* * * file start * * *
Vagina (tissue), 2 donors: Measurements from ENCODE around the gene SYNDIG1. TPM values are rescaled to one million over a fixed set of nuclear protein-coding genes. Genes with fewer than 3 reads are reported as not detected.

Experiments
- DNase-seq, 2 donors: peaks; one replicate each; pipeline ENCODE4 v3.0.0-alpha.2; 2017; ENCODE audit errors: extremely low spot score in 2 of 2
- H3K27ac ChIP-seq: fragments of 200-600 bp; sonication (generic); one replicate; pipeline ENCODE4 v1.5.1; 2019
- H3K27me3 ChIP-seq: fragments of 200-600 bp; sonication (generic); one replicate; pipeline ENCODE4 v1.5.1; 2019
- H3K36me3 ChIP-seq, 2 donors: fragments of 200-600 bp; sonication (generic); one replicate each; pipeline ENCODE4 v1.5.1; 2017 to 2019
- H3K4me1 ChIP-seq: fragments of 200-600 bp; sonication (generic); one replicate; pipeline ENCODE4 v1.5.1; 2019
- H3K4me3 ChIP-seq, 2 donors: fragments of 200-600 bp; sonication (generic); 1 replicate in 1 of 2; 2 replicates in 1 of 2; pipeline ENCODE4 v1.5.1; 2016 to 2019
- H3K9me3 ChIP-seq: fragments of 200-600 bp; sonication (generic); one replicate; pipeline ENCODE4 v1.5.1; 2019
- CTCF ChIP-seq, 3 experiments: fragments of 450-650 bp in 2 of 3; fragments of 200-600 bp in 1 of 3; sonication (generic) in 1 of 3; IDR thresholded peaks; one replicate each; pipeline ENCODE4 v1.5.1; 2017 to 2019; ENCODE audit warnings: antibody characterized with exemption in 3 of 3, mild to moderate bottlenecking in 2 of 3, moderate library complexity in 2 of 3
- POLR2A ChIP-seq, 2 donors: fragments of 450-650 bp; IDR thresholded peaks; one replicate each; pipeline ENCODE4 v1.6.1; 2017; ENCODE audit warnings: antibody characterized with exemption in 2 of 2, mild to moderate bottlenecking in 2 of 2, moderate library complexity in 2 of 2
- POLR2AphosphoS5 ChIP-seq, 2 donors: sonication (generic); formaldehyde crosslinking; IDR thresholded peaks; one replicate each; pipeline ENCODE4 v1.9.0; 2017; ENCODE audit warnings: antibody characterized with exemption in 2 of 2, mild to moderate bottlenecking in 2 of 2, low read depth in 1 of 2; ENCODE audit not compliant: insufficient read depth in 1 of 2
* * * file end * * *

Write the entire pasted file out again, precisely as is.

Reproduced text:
Vagina (tissue), 2 donors: Measurements from ENCODE around the gene SYNDIG1. TPM values are rescaled to one million over a fixed set of nuclear protein-coding genes. Genes with fewer than 3 reads are reported as not detected.

Experiments
- DNase-seq, 2 donors: peaks; one replicate each; pipeline ENCODE4 v3.0.0-alpha.2; 2017; ENCODE audit errors: extremely low spot score in 2 of 2
- H3K27ac ChIP-seq: fragments of 200-600 bp; sonication (generic); one replicate; pipeline ENCODE4 v1.5.1; 2019
- H3K27me3 ChIP-seq: fragments of 200-600 bp; sonication (generic); one replicate; pipeline ENCODE4 v1.5.1; 2019
- H3K36me3 ChIP-seq, 2 donors: fragments of 200-600 bp; sonication (generic); one replicate each; pipeline ENCODE4 v1.5.1; 2017 to 2019
- H3K4me1 ChIP-seq: fragments of 200-600 bp; sonication (generic); one replicate; pipeline ENCODE4 v1.5.1; 2019
- H3K4me3 ChIP-seq, 2 donors: fragments of 200-600 bp; sonication (generic); 1 replicate in 1 of 2; 2 replicates in 1 of 2; pipeline ENCODE4 v1.5.1; 2016 to 2019
- H3K9me3 ChIP-seq: fragments of 200-600 bp; sonication (generic); one replicate; pipeline ENCODE4 v1.5.1; 2019
- CTCF ChIP-seq, 3 experiments: fragments of 450-650 bp in 2 of 3; fragments of 200-600 bp in 1 of 3; sonication (generic) in 1 of 3; IDR thresholded peaks; one replicate each; pipeline ENCODE4 v1.5.1; 2017 to 2019; ENCODE audit warnings: antibody characterized with exemption in 3 of 3, mild to moderate bottlenecking in 2 of 3, moderate library complexity in 2 of 3
- POLR2A ChIP-seq, 2 donors: fragments of 450-650 bp; IDR thresholded peaks; one replicate each; pipeline ENCODE4 v1.6.1; 2017; ENCODE audit warnings: antibody characterized with exemption in 2 of 2, mild to moderate bottlenecking in 2 of 2, moderate library complexity in 2 of 2
- POLR2AphosphoS5 ChIP-seq, 2 donors: sonication (generic); formaldehyde crosslinking; IDR thresholded peaks; one replicate each; pipeline ENCODE4 v1.9.0; 2017; ENCODE audit warnings: antibody characterized with exemption in 2 of 2, mild to moderate bottlenecking in 2 of 2, low read depth in 1 of 2; ENCODE audit not compliant: insufficient read depth in 1 of 2